It has been almost 10 years since the Committee on Quality of Health Care in America, launched by the Institute of Medicine, called for a redesign of the American healthcare system to “deliver on the promise of state-of-the-art health care to all Americans.”3 In its landmark 2001 report, Crossing the Quality Chasm, the committee provided a 10-year blueprint for the evolution of the delivery system based on the following guidelines3:

• Care based on continuous healing relationships. Patients should receive care whenever they need it and in many forms (eg, in person, telephonically, over the Internet).

• Customization based on patient needs and values. The system should have the capability to respond to individual patient choices and preferences.

• The patient as the source of control. Patients should have the necessary information and the opportunity to exercise the degree of control over healthcare decisions that affect them.

• Evidence-based decision making. Patients should receive care based on the best available scientific knowledge.

• Safety as a system priority. Patients should be safe from injury caused by the care system.

• The need for transparency. The healthcare system should make information available regarding a provider’s outcomes, evidence-based practice, and patient satisfaction.

• Anticipation of needs. The system should anticipate patient needs rather than simply react to acute events.

• Continuous decrease in waste. The system should not waste patient resources or time.

• Cooperation among clinicians. Clinicians and institutions should actively collaborate and communicate to ensure an appropriate exchange of information and coordination of care.

Finally, and most relevant to this commentary:

• Shared knowledge and free flow of information.Patients should have unfettered access to their own medical information and to clinical knowledge. Patients and clinicians should communicate effectively and share information.

Making the committee’s vision come alive has been challenging. It is widely understood that the US healthcare system still falls short of meeting its goals. This is especially true with respect to advancing and leveraging HIT for the fulfillment of health system redesign to manage complex risk factors and diseases such as diabetes and obesity.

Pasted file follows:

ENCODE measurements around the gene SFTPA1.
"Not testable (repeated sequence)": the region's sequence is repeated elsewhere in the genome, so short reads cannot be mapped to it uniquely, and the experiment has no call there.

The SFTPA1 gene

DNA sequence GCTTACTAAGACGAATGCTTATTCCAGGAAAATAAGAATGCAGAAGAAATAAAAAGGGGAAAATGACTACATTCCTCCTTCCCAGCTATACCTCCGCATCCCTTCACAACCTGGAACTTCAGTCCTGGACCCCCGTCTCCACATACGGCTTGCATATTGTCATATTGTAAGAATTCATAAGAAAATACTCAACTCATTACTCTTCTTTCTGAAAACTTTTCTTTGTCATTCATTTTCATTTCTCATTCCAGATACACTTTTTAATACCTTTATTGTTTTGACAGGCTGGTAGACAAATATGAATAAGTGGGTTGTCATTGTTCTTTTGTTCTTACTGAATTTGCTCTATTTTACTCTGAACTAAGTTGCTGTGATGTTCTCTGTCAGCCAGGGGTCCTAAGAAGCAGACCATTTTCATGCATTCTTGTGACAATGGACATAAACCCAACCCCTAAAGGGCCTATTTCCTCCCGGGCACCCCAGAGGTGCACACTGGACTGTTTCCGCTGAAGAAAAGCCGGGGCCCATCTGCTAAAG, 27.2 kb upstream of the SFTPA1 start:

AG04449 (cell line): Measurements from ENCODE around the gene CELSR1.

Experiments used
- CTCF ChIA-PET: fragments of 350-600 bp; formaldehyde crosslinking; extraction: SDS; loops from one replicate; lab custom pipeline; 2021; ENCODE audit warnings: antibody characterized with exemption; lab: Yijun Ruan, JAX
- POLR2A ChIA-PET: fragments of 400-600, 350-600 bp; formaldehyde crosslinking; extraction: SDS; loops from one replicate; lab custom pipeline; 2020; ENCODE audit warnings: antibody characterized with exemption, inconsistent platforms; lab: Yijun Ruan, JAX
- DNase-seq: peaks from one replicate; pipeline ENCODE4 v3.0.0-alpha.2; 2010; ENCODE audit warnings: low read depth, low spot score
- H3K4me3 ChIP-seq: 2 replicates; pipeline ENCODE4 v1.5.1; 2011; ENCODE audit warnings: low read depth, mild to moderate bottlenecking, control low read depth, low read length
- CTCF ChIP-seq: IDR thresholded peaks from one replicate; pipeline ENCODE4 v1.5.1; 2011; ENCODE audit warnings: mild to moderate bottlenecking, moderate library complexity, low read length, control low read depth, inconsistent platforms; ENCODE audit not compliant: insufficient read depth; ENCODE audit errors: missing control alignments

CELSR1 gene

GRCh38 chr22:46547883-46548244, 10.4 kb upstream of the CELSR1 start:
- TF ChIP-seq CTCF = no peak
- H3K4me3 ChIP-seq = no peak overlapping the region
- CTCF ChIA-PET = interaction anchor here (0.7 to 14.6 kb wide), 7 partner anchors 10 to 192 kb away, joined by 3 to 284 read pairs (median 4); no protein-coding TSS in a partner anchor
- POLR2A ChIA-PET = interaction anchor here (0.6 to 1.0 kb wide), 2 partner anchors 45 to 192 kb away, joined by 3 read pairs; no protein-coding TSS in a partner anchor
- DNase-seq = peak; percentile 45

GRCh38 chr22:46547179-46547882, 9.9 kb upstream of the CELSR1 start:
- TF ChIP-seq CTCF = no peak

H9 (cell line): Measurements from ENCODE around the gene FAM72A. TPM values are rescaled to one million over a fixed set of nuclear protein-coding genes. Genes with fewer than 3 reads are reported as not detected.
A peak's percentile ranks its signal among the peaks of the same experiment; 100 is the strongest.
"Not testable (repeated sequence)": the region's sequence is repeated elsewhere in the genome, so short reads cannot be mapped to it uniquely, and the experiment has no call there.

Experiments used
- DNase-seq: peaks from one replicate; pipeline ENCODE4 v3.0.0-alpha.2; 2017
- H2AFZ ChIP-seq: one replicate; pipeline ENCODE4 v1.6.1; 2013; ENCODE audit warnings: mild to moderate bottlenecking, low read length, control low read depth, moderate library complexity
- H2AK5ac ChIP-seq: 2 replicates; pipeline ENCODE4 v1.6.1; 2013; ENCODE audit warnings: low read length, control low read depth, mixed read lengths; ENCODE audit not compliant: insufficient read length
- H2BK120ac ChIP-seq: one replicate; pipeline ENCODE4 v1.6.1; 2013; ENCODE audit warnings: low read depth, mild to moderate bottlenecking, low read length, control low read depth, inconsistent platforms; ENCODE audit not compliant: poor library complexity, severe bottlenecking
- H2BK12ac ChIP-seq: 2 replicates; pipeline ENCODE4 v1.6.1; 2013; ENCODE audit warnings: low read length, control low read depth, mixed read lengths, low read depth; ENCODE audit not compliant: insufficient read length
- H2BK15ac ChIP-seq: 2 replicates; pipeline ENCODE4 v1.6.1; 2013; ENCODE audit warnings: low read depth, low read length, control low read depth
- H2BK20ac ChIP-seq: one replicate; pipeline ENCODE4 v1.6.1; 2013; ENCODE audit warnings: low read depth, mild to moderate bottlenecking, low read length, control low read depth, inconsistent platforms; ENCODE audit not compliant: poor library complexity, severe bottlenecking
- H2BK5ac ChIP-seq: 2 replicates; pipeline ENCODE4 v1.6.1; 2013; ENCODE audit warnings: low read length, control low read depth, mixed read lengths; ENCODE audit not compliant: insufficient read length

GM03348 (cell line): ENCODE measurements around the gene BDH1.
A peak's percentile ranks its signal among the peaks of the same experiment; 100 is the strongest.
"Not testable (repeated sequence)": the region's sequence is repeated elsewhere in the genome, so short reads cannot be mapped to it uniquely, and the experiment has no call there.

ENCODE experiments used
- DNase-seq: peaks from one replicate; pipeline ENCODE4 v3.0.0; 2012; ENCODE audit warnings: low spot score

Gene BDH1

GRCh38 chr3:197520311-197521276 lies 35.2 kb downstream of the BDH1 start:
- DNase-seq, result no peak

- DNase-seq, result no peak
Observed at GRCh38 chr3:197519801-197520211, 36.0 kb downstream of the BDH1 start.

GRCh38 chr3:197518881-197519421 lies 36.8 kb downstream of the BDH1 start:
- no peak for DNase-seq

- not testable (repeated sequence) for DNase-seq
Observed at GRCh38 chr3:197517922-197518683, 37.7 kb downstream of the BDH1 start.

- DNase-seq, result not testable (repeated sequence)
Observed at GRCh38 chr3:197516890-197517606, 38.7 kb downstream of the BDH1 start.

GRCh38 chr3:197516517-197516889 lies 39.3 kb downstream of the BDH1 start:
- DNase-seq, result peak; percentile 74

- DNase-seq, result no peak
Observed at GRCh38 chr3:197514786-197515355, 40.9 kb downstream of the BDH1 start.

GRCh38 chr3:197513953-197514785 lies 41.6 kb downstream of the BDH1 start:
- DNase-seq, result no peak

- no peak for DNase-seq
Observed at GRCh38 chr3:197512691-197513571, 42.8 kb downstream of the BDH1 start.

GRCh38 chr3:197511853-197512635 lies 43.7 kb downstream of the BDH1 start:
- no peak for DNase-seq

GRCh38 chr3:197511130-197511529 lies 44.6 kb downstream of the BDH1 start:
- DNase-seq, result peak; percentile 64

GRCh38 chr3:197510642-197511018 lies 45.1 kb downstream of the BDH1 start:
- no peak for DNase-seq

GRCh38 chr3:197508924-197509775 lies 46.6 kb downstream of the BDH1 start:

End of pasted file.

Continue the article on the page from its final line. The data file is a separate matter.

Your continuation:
CHALLENGES OF OBESITY AND DIABETES

Table

Obesity and diabetes are preventable chronic illnesses exemplifying the need for HIT-enabled, multidisciplinary interventions. Conditions along the diabetes continuum—overweight, obesity, prediabetes, and diabetes—have emerged at the top of the list of our nation’s health challenges, despite the Surgeon General’s 2001 call to action to prevent and reverse them. The number of US adults with these conditions as of 2008 (based on a US adult population of 219,000,000) is concerning ().

As recently as August 2010, the Centers for Disease Control and Prevention (CDC) noted that “in 2009, no state met the Healthy People 2010 obesity target of 15%, and the self-reported overall prevalence of obesity among U.S. adults had increased 1.1 percentage points from 2007.”7 The incidence of obesity in the United States has doubled since the 1980s.8 From 1980 through 2007, the number of Americans with diabetes tripled (from 5.6 million to 17.4 million).9

To control and reverse diabetes and its associated sequelae, interventions must address the following priorities:

• Early identification before prediabetes develops into the full-blown disease.

• More engagement, empowerment, and support for individuals to adopt personally appropriate lifestyle modifications, especially concerning diet and exercise.